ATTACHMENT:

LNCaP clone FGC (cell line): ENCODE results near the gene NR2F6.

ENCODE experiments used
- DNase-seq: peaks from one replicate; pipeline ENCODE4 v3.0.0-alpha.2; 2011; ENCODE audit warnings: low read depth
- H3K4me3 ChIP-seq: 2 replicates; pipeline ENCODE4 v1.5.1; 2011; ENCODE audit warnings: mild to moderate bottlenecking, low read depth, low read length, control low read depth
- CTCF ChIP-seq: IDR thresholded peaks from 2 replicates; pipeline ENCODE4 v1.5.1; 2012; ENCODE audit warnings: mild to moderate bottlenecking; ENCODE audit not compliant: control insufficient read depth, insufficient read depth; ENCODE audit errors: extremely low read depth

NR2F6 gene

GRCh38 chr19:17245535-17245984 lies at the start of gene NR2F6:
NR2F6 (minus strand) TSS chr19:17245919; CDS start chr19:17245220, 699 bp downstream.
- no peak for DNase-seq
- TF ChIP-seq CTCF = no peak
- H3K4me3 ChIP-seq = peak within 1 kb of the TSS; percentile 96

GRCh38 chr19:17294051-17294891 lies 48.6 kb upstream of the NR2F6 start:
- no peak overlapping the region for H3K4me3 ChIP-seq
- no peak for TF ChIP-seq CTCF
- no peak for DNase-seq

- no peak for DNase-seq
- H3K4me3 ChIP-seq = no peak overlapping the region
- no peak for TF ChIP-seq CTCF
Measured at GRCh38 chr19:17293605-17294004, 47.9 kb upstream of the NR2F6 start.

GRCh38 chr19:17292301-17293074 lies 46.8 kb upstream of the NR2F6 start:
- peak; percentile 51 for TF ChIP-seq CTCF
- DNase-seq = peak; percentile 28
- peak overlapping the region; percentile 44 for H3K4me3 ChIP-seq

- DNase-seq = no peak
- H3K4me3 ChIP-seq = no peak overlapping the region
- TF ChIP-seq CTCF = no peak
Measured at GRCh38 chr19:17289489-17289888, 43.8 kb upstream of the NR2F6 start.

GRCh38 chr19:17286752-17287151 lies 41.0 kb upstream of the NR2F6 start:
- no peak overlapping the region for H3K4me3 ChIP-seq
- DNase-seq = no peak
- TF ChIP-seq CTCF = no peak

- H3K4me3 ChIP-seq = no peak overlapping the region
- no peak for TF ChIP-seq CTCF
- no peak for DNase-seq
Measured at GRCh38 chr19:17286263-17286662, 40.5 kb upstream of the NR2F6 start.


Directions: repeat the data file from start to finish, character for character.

LNCaP clone FGC (cell line): ENCODE results near the gene NR2F6.

ENCODE experiments used
- DNase-seq: peaks from one replicate; pipeline ENCODE4 v3.0.0-alpha.2; 2011; ENCODE audit warnings: low read depth
- H3K4me3 ChIP-seq: 2 replicates; pipeline ENCODE4 v1.5.1; 2011; ENCODE audit warnings: mild to moderate bottlenecking, low read depth, low read length, control low read depth
- CTCF ChIP-seq: IDR thresholded peaks from 2 replicates; pipeline ENCODE4 v1.5.1; 2012; ENCODE audit warnings: mild to moderate bottlenecking; ENCODE audit not compliant: control insufficient read depth, insufficient read depth; ENCODE audit errors: extremely low read depth

NR2F6 gene

GRCh38 chr19:17245535-17245984 lies at the start of gene NR2F6:
NR2F6 (minus strand) TSS chr19:17245919; CDS start chr19:17245220, 699 bp downstream.
- no peak for DNase-seq
- TF ChIP-seq CTCF = no peak
- H3K4me3 ChIP-seq = peak within 1 kb of the TSS; percentile 96

GRCh38 chr19:17294051-17294891 lies 48.6 kb upstream of the NR2F6 start:
- no peak overlapping the region for H3K4me3 ChIP-seq
- no peak for TF ChIP-seq CTCF
- no peak for DNase-seq

- no peak for DNase-seq
- H3K4me3 ChIP-seq = no peak overlapping the region
- no peak for TF ChIP-seq CTCF
Measured at GRCh38 chr19:17293605-17294004, 47.9 kb upstream of the NR2F6 start.

GRCh38 chr19:17292301-17293074 lies 46.8 kb upstream of the NR2F6 start:
- peak; percentile 51 for TF ChIP-seq CTCF
- DNase-seq = peak; percentile 28
- peak overlapping the region; percentile 44 for H3K4me3 ChIP-seq

- DNase-seq = no peak
- H3K4me3 ChIP-seq = no peak overlapping the region
- TF ChIP-seq CTCF = no peak
Measured at GRCh38 chr19:17289489-17289888, 43.8 kb upstream of the NR2F6 start.

GRCh38 chr19:17286752-17287151 lies 41.0 kb upstream of the NR2F6 start:
- no peak overlapping the region for H3K4me3 ChIP-seq
- DNase-seq = no peak
- TF ChIP-seq CTCF = no peak

- H3K4me3 ChIP-seq = no peak overlapping the region
- no peak for TF ChIP-seq CTCF
- no peak for DNase-seq
Measured at GRCh38 chr19:17286263-17286662, 40.5 kb upstream of the NR2F6 start.